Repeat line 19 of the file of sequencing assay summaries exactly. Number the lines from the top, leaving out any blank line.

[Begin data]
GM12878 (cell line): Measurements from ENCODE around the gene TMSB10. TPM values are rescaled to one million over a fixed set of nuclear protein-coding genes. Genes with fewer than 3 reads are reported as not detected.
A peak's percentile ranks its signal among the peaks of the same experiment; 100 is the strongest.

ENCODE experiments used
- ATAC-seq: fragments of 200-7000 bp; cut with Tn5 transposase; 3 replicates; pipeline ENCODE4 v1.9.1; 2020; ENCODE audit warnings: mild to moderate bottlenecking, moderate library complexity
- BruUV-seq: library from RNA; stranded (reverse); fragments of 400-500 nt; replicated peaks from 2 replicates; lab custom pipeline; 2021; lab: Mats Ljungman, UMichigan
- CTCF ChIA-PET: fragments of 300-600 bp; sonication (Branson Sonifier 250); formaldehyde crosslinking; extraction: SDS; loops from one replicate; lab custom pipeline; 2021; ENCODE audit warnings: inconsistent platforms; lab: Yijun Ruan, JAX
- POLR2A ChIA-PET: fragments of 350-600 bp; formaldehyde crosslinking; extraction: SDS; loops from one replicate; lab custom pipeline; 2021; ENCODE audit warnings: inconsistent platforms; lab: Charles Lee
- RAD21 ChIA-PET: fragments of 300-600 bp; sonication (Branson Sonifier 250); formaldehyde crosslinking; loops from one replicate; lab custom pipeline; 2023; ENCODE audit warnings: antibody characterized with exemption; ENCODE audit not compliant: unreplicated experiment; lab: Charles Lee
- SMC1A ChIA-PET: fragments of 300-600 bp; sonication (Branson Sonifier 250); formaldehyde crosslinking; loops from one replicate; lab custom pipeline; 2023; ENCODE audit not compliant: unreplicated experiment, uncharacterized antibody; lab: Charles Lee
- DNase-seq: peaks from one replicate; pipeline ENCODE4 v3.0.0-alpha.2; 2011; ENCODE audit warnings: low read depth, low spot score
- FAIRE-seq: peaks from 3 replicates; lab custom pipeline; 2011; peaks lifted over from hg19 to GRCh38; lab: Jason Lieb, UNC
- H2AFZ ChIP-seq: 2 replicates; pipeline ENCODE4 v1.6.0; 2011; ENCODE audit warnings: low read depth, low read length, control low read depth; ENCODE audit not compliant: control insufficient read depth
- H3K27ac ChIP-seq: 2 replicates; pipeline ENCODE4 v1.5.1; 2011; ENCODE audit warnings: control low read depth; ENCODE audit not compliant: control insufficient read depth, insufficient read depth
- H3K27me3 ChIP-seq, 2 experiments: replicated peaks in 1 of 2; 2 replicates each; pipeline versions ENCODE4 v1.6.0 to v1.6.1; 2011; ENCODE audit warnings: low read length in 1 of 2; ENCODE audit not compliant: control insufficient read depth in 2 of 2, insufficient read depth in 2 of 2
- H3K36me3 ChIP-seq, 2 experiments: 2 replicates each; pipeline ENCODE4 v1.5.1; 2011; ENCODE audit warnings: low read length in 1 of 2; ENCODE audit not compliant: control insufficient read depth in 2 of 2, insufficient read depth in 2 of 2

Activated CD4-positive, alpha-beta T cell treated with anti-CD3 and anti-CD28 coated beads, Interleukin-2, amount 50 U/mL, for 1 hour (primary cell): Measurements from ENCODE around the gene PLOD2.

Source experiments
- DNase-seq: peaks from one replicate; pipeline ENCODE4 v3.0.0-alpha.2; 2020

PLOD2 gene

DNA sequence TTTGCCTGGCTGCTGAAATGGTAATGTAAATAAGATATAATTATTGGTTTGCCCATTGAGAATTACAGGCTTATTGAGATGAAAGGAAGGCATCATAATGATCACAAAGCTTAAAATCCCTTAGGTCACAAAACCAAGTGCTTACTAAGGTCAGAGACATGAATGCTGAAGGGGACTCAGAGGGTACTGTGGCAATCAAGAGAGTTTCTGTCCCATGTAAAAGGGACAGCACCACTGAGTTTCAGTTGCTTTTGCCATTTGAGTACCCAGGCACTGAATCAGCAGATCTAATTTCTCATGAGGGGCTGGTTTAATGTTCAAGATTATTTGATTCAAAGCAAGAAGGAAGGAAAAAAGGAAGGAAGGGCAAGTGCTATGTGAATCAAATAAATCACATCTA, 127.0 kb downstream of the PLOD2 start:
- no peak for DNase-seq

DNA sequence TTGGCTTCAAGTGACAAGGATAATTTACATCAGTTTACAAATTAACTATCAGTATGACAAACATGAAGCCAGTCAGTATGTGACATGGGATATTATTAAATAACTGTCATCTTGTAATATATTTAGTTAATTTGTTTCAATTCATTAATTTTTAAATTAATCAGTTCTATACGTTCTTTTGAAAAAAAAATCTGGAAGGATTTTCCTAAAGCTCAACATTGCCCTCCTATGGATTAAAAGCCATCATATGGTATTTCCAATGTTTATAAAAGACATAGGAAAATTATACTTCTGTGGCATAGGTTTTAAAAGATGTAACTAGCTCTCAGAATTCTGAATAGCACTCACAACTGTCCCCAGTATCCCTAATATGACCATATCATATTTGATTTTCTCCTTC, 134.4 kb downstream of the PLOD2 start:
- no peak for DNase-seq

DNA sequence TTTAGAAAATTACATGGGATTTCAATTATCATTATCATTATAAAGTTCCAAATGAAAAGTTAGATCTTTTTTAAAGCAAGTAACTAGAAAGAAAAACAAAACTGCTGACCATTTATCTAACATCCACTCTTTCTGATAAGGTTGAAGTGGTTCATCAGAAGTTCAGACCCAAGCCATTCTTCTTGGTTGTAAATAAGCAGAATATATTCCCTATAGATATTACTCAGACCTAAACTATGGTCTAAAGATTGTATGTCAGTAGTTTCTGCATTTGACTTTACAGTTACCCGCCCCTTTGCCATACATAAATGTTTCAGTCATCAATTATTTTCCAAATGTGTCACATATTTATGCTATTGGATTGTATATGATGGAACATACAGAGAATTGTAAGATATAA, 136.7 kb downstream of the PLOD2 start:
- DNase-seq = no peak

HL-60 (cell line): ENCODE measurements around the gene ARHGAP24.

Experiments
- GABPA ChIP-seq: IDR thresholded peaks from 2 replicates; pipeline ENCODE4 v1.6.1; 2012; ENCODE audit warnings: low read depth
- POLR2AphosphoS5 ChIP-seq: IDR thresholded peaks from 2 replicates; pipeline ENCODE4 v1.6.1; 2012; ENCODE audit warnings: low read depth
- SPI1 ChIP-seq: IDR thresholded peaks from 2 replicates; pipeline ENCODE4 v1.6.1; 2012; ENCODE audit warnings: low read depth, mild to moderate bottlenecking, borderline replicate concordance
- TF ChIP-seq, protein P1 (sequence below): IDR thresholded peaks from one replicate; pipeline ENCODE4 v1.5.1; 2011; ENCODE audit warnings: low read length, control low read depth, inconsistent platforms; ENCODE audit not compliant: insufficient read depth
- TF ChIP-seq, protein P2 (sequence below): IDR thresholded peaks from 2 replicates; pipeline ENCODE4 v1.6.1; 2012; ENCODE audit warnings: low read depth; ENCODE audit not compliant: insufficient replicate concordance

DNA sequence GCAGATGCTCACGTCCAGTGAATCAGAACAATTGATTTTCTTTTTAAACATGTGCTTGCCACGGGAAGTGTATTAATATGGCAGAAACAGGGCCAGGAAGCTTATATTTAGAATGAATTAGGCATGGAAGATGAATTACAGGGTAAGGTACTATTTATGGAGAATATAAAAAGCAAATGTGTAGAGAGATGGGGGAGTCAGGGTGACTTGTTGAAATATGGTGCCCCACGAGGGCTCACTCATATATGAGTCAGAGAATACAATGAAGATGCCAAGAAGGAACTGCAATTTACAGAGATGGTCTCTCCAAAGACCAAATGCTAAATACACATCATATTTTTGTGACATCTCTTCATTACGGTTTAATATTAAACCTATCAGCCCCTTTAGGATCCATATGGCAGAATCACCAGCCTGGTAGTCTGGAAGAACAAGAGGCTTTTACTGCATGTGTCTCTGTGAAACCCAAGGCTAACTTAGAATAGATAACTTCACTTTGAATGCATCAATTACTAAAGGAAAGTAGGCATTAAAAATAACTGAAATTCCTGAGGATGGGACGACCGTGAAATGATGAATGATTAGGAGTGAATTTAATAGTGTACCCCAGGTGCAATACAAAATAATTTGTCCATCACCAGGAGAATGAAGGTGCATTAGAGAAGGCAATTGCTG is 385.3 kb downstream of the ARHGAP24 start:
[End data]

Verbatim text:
PLOD2 gene